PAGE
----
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Concert review: Pistol Packin’ Mama at the Grotto

Pistol Packin’ Mama

Saturday, August 24

The Grotto

517 University Dr., Fort Worth


Posted 12:17pm on Wednesday, Aug. 28, 2013

For the past couple of years I’ve been hearing nothing but good things about a band called Pistol Packin’ Mama. Every time I showed up to a venue where it was on the bill, it had just finished playing and people were telling me how I really had to check these guys out. Saturday, I got my chance.

Pistol Packin’ Mama was playing at the Grotto, one of best little intimate neighborhood bars for live music. No matter how long it’s been since I have darkened the doorway of the Grotto, I always feel like I’m among friends the second I walk in. This time, I managed to score a stool right up by the stage, just as the band was playing. Right away I noticed a problem. No pistols, no mamas. Was the whole band was based on a lie?

“It’s not necessarily a lie,” said Justin McElveen, the band’s frontman. “The band is the woman. No pistol, so [it’s] partially a lie.”

Justin went on to explain that his grandfather had served in World War II, and he always felt more at home when he saw the slogan “Pistol Packin’ Mama” scrawled on tanks, planes and other hardware; the band took its name from that. Since Al Dexter charted with a song called by that name in 1943 (and it was popular with our troops overseas), the graffiti and airplane nose art Justin’s grandfather kept seeing was probably a musical reference.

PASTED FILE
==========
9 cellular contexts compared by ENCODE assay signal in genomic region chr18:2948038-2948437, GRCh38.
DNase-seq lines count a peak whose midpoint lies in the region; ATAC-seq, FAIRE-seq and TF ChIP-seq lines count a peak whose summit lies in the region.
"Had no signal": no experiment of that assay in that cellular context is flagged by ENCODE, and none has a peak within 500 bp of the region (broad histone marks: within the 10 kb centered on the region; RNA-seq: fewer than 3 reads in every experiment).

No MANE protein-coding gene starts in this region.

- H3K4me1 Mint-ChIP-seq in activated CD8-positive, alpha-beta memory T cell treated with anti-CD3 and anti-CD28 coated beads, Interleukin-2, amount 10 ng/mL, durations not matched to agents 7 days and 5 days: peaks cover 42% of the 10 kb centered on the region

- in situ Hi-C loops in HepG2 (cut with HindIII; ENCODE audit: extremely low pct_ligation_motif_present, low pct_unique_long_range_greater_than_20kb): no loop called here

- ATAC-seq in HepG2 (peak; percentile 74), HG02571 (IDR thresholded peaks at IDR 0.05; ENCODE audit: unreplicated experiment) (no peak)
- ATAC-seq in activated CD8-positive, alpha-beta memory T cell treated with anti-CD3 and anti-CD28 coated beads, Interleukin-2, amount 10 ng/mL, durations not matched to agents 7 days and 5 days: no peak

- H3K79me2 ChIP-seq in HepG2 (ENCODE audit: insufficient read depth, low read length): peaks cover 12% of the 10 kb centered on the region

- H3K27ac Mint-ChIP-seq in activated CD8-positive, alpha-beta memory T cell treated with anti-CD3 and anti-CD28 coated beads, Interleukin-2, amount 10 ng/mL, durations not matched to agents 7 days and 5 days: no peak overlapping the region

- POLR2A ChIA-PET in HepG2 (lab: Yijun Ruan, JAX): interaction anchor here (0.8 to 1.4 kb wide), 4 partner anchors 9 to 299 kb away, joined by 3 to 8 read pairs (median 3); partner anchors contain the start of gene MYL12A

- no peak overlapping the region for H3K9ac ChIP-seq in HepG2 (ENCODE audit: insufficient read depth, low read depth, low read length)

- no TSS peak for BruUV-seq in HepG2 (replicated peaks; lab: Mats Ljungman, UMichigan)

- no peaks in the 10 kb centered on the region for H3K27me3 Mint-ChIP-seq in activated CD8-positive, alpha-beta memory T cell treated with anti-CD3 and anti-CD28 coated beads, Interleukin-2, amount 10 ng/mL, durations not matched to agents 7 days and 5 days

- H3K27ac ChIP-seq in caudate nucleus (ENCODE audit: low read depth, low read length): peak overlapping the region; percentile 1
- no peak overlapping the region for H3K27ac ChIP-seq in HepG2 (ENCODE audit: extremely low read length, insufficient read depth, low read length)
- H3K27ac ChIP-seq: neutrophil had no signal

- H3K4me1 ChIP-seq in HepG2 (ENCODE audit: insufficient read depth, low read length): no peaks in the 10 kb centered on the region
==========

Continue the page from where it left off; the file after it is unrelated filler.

The band members are McElveen (guitar, vocals), Justin Odean (guitar, vocals) Matthew Turrcotte (percussion, harmonica), Paul Lipinski (bass) and Jon Gerner (drums).

When Pistol Packin’ Mama fired off the first few bars, the music was as comforting as the Grotto was to me on that Saturday night. The music has a bluesy, slightly funky feel with a good dose of Grateful Dead and a taste of the Band. The vocals were folksy, the instrumentals were tight yet had room to breathe. Justin described the band as country-funk-blues-jazz, which, I guess, is inclusive enough to sum it up. He cites Texas guitarist Buddy Whittington as a central influence on his musical outlook.

“I’ve known him since I was 15,” Justin says. “I used to skip school and stay out late and sneak into bars like the Jubilation. I would jam with him some, and he taught me a lot about tone. He told me ‘You want to play good, you need good tone. You can play all the notes you want but you have to have good tone.’”

At one point, they called Marquise “Kool-Aid” Jones of the Effinays (who were playing later that night) up on stage to blow sax during an extended instrumental. The band is nothing if not flexible, and Jones fit right in.

The band performed a song called Hands Out Your Pockets, which seems to embody the sense of purpose behind this band. Justin explains that the song is about the big-box store where he works a day job.

Hands Out Your Pockets,” Justin said, “is about having to put up with the day-to-day 40 hours a week BS and dealing with the politics of it, and knowing that you have to have your life and you have to have your job to have your life. What makes people get through the day? Music. That’s what helps people and that’s what I want to do.”

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